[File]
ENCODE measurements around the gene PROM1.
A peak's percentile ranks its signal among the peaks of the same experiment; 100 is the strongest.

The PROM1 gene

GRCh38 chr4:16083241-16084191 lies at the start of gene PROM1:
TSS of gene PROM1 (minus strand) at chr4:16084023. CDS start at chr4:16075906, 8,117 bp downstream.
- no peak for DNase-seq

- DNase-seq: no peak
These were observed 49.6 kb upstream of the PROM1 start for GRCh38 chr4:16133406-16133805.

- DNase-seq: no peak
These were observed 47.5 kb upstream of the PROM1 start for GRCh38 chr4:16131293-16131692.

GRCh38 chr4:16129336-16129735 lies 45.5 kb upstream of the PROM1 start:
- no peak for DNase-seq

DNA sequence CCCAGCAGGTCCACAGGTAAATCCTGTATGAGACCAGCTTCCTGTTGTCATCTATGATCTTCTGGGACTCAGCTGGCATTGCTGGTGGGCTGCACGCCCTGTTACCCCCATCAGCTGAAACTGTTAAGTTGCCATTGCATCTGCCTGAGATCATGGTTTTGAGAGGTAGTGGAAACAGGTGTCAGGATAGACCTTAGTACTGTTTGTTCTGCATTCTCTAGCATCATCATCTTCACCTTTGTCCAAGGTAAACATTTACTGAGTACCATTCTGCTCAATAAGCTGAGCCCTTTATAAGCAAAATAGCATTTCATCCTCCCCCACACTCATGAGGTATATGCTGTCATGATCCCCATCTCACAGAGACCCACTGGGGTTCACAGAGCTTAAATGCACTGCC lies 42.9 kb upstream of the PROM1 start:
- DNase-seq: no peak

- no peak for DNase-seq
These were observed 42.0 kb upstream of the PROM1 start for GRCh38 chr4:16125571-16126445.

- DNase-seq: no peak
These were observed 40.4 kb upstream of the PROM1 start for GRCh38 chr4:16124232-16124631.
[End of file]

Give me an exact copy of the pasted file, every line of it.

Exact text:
ENCODE measurements around the gene PROM1.
A peak's percentile ranks its signal among the peaks of the same experiment; 100 is the strongest.

The PROM1 gene

GRCh38 chr4:16083241-16084191 lies at the start of gene PROM1:
TSS of gene PROM1 (minus strand) at chr4:16084023. CDS start at chr4:16075906, 8,117 bp downstream.
- no peak for DNase-seq

- DNase-seq: no peak
These were observed 49.6 kb upstream of the PROM1 start for GRCh38 chr4:16133406-16133805.

- DNase-seq: no peak
These were observed 47.5 kb upstream of the PROM1 start for GRCh38 chr4:16131293-16131692.

GRCh38 chr4:16129336-16129735 lies 45.5 kb upstream of the PROM1 start:
- no peak for DNase-seq

DNA sequence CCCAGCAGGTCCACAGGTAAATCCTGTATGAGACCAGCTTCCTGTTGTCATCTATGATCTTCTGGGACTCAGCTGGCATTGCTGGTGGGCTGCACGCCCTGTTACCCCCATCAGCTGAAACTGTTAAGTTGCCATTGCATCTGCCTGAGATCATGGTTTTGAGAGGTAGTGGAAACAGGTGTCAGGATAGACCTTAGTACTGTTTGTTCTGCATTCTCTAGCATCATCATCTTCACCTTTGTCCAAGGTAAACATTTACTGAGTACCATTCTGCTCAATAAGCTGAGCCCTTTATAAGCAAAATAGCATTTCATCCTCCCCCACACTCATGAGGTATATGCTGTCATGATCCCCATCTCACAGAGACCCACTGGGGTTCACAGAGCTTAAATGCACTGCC lies 42.9 kb upstream of the PROM1 start:
- DNase-seq: no peak

- no peak for DNase-seq
These were observed 42.0 kb upstream of the PROM1 start for GRCh38 chr4:16125571-16126445.

- DNase-seq: no peak
These were observed 40.4 kb upstream of the PROM1 start for GRCh38 chr4:16124232-16124631.